CHARLESTON, SC (Oct. 26, 2020) — Land that was once part of Peachtree Plantation on the Santee River — owned by Declaration signer Thomas Lynch III and celebrated by poet laureate Archibald Rutledge — will now belong to the public, as the latest addition to the Francis Marion National Forest by the Open Space Institute (OSI) in partnership with the U.S. Forest Service and the Charleston County Greenbelt Program.
Located just north of the Town of McClellanville, the 1,450-acre White Oak Atlantic Creosote tract contains an extensive network of dirt roads through some of the most beautiful native longleaf pine woods in the Lowcountry. The property was purchased from White Oak Forestry Corporation — a local corporation that stewards and conserves thousands of acres of significant forest in and around the Santee Delta.
Bordered on three sides by the quarter-million-acre national forest, the property sits across Highway 17 from the 22,000-acre Santee Coastal Reserve and beyond that, the 60,000-acre Cape Romain National Wildlife Refuge. White Oak is the largest-ever acquisition by the Charleston County Greenbelt Program. Its 1,450 acres also represent the biggest private inholding left in the Francis Marion and the seventh addition to the national forest by OSI — which has conserved more than 8,100 acres in and around the forest since completing its first project there in 2014. In addition to support from the Charleston County Greenbelt Program, the permanent protection of the property was made possible with funds from the federal Land and Water Conservation Fund.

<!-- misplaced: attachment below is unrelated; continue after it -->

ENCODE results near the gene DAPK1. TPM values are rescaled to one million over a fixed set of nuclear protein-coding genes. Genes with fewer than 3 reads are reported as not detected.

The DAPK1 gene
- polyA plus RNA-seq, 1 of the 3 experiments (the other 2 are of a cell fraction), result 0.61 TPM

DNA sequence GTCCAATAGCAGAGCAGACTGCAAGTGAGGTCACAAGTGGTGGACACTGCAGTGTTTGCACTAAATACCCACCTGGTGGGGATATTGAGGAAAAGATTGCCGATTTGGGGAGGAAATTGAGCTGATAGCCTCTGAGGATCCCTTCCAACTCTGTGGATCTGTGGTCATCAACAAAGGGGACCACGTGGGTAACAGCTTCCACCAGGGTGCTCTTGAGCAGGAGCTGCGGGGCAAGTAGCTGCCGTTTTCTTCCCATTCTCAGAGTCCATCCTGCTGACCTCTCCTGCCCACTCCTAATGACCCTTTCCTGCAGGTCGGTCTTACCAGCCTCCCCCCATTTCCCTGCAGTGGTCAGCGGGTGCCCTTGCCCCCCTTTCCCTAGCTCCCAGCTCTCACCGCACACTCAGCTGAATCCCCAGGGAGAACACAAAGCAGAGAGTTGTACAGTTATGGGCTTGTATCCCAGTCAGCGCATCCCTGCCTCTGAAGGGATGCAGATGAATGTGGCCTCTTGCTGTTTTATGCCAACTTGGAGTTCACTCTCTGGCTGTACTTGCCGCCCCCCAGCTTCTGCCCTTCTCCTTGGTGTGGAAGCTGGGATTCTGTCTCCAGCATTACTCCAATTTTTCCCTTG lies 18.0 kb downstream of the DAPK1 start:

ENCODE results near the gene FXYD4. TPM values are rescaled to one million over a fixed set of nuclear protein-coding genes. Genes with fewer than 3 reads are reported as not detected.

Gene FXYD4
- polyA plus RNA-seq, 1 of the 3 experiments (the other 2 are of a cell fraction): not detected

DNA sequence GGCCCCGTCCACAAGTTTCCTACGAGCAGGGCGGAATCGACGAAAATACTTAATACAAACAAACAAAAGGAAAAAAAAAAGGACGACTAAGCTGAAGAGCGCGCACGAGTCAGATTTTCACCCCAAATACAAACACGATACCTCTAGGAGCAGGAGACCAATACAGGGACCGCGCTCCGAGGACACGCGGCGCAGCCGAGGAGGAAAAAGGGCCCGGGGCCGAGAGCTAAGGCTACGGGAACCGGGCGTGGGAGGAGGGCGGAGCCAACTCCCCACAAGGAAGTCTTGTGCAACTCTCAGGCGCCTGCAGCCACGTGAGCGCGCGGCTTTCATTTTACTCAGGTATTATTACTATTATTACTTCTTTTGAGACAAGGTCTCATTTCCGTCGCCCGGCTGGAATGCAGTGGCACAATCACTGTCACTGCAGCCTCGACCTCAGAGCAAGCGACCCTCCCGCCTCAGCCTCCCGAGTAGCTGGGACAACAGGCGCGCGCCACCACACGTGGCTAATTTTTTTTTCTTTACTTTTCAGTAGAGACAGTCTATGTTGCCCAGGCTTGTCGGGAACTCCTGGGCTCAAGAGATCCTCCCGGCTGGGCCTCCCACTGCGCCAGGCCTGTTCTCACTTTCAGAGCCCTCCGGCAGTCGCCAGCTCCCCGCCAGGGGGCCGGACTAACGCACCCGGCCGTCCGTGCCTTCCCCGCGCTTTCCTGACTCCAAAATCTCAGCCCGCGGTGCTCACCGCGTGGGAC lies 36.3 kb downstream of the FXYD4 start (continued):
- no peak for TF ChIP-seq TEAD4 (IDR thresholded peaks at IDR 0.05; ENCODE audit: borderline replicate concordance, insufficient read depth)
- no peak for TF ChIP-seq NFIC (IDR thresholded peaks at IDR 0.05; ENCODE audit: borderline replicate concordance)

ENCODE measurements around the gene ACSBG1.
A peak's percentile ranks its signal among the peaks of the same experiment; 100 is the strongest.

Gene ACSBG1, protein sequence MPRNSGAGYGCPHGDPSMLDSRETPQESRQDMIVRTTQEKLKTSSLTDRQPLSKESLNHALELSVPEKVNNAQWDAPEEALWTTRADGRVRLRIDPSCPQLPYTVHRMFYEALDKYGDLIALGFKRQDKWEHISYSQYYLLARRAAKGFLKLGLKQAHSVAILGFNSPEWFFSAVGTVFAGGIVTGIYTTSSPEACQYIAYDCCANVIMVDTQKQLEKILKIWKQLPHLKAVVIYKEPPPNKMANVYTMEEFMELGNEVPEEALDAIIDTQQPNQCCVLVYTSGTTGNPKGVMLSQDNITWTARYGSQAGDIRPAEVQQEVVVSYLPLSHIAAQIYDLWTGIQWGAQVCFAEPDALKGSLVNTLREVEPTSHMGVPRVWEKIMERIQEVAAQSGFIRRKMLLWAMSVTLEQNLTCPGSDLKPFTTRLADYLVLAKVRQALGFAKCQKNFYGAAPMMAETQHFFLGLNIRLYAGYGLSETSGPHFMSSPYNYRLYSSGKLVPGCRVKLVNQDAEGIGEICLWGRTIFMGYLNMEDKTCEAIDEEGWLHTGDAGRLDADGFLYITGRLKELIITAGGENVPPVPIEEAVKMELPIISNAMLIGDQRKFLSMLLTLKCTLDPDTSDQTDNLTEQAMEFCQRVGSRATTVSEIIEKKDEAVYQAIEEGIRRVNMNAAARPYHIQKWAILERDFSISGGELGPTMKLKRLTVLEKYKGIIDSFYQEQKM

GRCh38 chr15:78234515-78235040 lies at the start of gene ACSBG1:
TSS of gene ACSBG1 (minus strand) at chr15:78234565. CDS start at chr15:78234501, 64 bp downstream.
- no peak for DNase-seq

OSI Senior Vice President Nate Berry, who is based in Charleston and oversees OSI’s work in South Carolina, offered his
appreciation for the team effort that brought about the important conservation victory. “We thank our talented conservation
partners for their tireless efforts to protect South Carolina’s unparalleled natural resources for future generations. This
momentous conservation project demonstrates OSI’s commitment to this beautiful state and its beloved Francis Marion
National Forest — making the forest more accessible and enjoyable for the public, while preserving crucial habitat for
countless species of plants and animals,” said Berry.